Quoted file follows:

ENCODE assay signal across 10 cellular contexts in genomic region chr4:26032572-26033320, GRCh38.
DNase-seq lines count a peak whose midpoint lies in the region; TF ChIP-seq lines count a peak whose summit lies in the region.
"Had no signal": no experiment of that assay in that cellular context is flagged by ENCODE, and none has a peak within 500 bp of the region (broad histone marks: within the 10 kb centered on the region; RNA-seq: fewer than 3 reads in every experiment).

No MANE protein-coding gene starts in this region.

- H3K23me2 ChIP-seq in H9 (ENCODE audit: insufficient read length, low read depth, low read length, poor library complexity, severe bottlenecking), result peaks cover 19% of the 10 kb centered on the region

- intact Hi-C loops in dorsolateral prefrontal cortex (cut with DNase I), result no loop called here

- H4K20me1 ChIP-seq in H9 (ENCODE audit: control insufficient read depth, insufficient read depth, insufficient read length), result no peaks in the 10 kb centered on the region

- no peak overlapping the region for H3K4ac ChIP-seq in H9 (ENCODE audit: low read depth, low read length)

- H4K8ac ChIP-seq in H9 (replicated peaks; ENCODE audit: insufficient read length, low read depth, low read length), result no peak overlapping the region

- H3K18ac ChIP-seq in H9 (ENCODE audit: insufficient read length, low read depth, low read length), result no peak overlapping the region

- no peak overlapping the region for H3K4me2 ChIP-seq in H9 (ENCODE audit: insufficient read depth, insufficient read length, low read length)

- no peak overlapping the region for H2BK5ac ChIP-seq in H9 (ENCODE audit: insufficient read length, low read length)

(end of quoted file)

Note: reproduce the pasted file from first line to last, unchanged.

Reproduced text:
ENCODE assay signal across 10 cellular contexts in genomic region chr4:26032572-26033320, GRCh38.
DNase-seq lines count a peak whose midpoint lies in the region; TF ChIP-seq lines count a peak whose summit lies in the region.
"Had no signal": no experiment of that assay in that cellular context is flagged by ENCODE, and none has a peak within 500 bp of the region (broad histone marks: within the 10 kb centered on the region; RNA-seq: fewer than 3 reads in every experiment).

No MANE protein-coding gene starts in this region.

- H3K23me2 ChIP-seq in H9 (ENCODE audit: insufficient read length, low read depth, low read length, poor library complexity, severe bottlenecking), result peaks cover 19% of the 10 kb centered on the region

- intact Hi-C loops in dorsolateral prefrontal cortex (cut with DNase I), result no loop called here

- H4K20me1 ChIP-seq in H9 (ENCODE audit: control insufficient read depth, insufficient read depth, insufficient read length), result no peaks in the 10 kb centered on the region

- no peak overlapping the region for H3K4ac ChIP-seq in H9 (ENCODE audit: low read depth, low read length)

- H4K8ac ChIP-seq in H9 (replicated peaks; ENCODE audit: insufficient read length, low read depth, low read length), result no peak overlapping the region

- H3K18ac ChIP-seq in H9 (ENCODE audit: insufficient read length, low read depth, low read length), result no peak overlapping the region

- no peak overlapping the region for H3K4me2 ChIP-seq in H9 (ENCODE audit: insufficient read depth, insufficient read length, low read length)

- no peak overlapping the region for H2BK5ac ChIP-seq in H9 (ENCODE audit: insufficient read length, low read length)